Steelers Throwback Thursdays: Undrafted, Shell makes franchise history
Before the NFL officially gears up for the 2022-23 season, Steel City Underground will be taking fans back in time to feature events, special moments, and historical times in the world of the Pittsburgh Steelers and Steelers Nation. Join us as we revisit these moments in our “Throwback Thursdays”.
May is typically a month in which a lot of undrafted rookie free agents begin to work-in with NFL teams that passed them over during the NFL Draft. Rookie minicamps and OTAs kick off and players who many fans mistakingly tag as a “camp body only” try to make a case that they are NFL-ready athletes. In the case of Donnie Shell, the Pittsburgh Steelers found a gem in an undrafted free agent; he went from a chance of making the roster, to four-time Super Bowl champion, and all the way to the Pro Football Hall of Fame, making franchise history.
Shell grew up in the “Pearl of the Piedmont”: Whitmire (Newberry County), South Carolina; a textile town in the heart of the South along the Enoree River. As a youth, Shell played on the Whitmire High School team as a linebacker.
His move to South Carolina State University, a HBCU and land-grant university in Orangeburg (SC), allowed Shell the opportunity to earn an education and play collegiate football under Willie Jeffries. Shell earned All-American and All-conference honors, something that was further honored when he was inducted into the College Football Hall of Fame in 1988.
No NFL team selected Shell in the many rounds of the 1974 NFL Draft. That could have defined Shell’s life but, instead, the Pittsburgh Steelers signed him as a safety and it was a marriage between franchise and player that was a happy pairing.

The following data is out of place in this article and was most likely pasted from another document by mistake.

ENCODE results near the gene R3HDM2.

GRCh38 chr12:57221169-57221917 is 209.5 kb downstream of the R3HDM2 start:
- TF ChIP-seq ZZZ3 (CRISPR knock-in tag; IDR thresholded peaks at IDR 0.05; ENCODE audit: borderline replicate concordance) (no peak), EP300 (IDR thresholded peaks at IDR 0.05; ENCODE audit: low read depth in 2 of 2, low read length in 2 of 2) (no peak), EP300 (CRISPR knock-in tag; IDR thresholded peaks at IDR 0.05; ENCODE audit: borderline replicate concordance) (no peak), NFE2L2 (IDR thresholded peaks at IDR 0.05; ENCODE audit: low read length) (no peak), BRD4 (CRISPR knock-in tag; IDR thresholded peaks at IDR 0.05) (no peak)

Shell started, like many rookies, as a special teams player.
“I’ve never seen a guy play the special teams like you,” Mel Blount said in an online discussion with Shell. “I’ll never forget you were getting a little bit down on yourself in training camp… I knew what you meant to the team,” Blount added, saying that he knew he needed to seek Shell out and talk to him, work with him. “The opportunity was going to come for you to play on defense.”
“We called him ‘Torpedo’. Donnie got started on special teams. He wasn’t supposed to be the fastest guy, but he was always the first guy down [the field]. He made collissions.” – Joe Greene
The hard-hitting linebacker-turned-safety in Shell earned the nickname “Torpedo” because he’d close on opposing players quickly, gliding under the radar with no fear, and make contact that opponents felt to the core. He didn’t just tackle, he made a major impact.
“Donnie was an all-around player… We could play all of our coverages because of (him). He gave muscle to our football team.” – Joe Greene
Shell worked his way from special teams player to starter in the famed Steel Curtain defense. He earned five Pro Bowl appearances between 1978-82, was a four-time All-Pro selection, and the Pittsburgh Steelers’ team MVP in 1980. Shell played in 201 games for the Steelers, eclipsed only by Hines Ward (217), Mike Webster (220), and Ben Roethlisberger (249).
In back-to-back Super Bowls (XIII and XIV), Shell was responsible for saving what many consider to be several touchdown opportunities. He would earn four Super Bowl championships with Pittsburgh before retiring from play with 51 interceptions (for 490 yards), 19 fumble recoveries, and four defensive touchdowns. Shell retired at the all-time NFL leader at safety in interceptions.
“I didn’t really have plans to play NFL football… I wanted to be a teacher and a coach,” Shell told Stan Savran. He credited Bill Nunn’s relationship with coaches of historically black colleges and universities, including SCSU’s Jeffries.
“Pittsburgh was the right team for me.” – Donnie Shell
Shell was named to the PRFA Hall of Very Good Class of 2o13 by the Professional Researchers Association and was a finalist for the NFL’s 100th Anniversary Team in 2019. Finally, after riding in the Top 15 in balloting for the Pro Football Hall of Fame once before, Shell was announced (Jan. 15) as a member of the Hall’s Centennial Class of 2020 and was inducted by Tony Dungy. “Fifty one career interceptions. 51,” Dungy said about Shell at the enshrinement ceremony. “He deserves to be in the Hall of Fame.”